nny May Rijk: “It’s our ght to be here at Taurus”

Mark James: “When I finish at The Grange I will have the equivalent of NVQ level 3”

garden assistant at Taurus. She says: “It is our decision to come here and live and work. We are supported to do the things we want to do. It is our right to be here.” Her housemate Shelley Robertson agrees. She used to live in a more rural community and asked to switch because she “wanted more of a challenge”. “This is my third Camphill community in 10 years. I wrote nine letters asking for a job in the Taurus gift shop and I finally got it. I also do waitressing in the restaurant on Wednesday and Thursday. “I like my job and I like going out for a drink in Lydney on a Saturday night. Jenny and I have a kitty for the shopping and we go to get our food in Tesco.” Robertson says she has a good life, but she also has “dreams and plans for the future”. “I have a lovely fiancé who I met at a conference. He is in supported living in Swindon and he has an 11-year-old daughter. I get on really well with her.

“We see each other at weekends and one day I hope we can get married and move in together at Camphill. We both know we need support, without that we would really struggle.” Before moving to Taurus, Robertson lived a few miles away in the Forest of Dean at a Camphill community called The Grange. Set in stunning countryside it is made up of a series of houses each with a handful of residents and a co-ordinator (some are known as house mothers/house fathers). Though the house co-ordinators are Camphill staff they share their lives with the people with learning disabilities, living and working alongside them. One of the co-ordinators is Margaretha Herman who says she is “all for” opening up Camphill more. One way this is happening is through the timebanking scheme where Camphill people work in the town on jobs such as gardening, and people from the town can come and work the land at Camphill.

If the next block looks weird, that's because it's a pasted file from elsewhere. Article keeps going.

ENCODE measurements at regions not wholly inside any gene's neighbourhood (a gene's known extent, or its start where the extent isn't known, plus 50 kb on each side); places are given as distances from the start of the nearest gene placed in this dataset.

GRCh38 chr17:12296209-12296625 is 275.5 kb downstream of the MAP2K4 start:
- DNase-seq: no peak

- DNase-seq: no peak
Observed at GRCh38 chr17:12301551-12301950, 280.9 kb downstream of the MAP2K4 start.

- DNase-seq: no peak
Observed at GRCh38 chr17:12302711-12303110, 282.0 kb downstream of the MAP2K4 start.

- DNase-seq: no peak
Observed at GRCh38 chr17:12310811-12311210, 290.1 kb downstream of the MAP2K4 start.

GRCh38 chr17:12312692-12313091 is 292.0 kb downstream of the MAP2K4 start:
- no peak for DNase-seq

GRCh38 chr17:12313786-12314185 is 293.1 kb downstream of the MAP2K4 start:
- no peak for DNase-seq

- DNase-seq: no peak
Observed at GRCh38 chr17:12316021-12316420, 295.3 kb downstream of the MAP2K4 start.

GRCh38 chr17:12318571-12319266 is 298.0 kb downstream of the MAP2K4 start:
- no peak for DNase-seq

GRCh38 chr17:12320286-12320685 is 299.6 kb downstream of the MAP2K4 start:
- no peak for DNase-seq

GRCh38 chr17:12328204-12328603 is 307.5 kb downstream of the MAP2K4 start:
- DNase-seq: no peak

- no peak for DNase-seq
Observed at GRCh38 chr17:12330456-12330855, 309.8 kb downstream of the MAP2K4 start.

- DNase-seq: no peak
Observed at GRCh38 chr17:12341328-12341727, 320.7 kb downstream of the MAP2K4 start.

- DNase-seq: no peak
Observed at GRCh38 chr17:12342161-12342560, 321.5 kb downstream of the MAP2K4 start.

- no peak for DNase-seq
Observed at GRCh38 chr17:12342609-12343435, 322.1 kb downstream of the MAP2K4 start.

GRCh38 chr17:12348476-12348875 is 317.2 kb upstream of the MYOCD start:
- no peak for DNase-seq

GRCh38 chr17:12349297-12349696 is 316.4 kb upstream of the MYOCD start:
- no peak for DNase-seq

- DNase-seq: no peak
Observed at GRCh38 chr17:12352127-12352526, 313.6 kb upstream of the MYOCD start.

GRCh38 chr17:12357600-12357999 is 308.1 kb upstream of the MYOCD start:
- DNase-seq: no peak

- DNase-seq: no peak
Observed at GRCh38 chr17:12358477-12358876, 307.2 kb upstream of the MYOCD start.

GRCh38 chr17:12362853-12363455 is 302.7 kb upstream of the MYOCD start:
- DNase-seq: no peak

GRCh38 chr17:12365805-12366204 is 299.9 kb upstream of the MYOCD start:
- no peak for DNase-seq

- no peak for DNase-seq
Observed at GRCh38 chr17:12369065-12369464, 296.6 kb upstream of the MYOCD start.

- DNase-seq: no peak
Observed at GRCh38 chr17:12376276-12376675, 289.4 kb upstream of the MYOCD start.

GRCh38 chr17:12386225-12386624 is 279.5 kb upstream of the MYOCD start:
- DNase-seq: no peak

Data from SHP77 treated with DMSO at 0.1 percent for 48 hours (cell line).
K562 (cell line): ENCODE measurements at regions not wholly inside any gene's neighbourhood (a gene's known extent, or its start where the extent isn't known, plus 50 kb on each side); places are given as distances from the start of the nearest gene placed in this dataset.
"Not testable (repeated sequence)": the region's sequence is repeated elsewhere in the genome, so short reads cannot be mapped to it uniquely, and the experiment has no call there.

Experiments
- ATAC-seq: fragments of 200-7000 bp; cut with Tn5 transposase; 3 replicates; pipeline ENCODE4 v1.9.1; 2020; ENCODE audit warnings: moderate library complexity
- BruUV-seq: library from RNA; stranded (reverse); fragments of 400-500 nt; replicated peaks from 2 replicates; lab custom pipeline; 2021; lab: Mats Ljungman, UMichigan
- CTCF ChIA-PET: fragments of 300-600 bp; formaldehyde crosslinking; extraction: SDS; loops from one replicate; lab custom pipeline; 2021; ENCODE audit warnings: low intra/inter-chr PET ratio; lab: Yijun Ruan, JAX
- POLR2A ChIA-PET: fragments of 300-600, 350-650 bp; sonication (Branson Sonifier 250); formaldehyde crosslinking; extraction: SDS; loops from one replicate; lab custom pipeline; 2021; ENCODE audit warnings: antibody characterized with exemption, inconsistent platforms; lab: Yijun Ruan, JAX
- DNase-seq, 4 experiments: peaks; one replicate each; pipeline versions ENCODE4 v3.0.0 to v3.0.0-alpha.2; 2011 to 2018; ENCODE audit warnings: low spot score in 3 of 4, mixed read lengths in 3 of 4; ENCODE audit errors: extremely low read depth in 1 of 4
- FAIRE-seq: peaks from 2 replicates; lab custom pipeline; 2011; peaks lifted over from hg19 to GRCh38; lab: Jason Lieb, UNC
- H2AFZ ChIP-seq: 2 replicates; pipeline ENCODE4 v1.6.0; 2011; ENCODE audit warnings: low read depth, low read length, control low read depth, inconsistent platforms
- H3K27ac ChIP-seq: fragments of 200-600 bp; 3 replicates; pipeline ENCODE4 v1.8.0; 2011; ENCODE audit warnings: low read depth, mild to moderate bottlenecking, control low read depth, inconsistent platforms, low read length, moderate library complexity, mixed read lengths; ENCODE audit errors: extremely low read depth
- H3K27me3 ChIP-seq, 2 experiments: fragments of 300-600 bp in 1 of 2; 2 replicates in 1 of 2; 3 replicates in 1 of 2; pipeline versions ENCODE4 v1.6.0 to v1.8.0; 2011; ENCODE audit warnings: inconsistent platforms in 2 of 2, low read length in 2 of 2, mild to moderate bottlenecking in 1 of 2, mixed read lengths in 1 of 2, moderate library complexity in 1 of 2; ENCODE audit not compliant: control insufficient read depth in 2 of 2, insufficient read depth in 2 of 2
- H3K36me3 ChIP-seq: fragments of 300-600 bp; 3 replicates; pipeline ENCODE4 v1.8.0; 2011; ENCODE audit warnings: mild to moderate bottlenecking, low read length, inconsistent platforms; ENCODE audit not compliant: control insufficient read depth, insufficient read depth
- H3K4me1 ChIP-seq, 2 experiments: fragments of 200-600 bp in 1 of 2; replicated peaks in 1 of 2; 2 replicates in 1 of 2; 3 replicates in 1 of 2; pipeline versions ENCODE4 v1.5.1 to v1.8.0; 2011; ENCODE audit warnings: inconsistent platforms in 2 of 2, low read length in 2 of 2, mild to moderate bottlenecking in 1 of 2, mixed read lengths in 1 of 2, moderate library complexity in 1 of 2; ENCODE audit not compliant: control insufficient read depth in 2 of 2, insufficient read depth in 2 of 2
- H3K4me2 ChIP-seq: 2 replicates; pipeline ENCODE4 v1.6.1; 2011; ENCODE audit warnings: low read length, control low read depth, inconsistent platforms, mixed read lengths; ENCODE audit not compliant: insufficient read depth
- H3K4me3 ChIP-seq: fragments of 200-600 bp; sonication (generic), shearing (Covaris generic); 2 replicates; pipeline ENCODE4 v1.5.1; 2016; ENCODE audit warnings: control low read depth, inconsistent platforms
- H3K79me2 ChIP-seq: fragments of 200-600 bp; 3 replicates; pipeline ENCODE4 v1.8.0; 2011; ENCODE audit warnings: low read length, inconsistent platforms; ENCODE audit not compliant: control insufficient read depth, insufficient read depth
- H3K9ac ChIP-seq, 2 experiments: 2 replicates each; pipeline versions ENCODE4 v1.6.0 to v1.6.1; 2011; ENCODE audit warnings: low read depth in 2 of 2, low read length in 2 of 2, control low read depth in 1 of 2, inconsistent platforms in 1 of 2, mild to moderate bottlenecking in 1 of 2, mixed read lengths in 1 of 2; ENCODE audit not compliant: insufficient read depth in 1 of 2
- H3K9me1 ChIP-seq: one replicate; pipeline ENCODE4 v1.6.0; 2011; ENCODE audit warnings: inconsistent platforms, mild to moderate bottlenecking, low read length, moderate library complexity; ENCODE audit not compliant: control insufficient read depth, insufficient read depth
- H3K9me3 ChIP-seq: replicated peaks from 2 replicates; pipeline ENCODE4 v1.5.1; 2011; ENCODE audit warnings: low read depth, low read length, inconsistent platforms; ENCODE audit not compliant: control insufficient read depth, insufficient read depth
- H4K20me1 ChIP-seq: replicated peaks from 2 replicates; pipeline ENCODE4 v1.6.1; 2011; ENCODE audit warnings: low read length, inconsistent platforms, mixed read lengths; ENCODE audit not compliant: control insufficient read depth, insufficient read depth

Margaretha explains: “We make hay, but it’s hard to get people to work in the hay fields. But now there are a lot of Polish people in town who would love to come out here and work our land, so let’s get them involved. “There are lots of ways of being more inclusive without losing this wonderful lifestyle.” Margaretha is a counsellor and music therapist by background and she says for her, what’s good about Camphill is “the way it enables you to find creative ways of supporting people”. She adds that the team go to great lengths Herman: “People here to guard against do their own thing” institutional abuse. “It’s vital that people are able to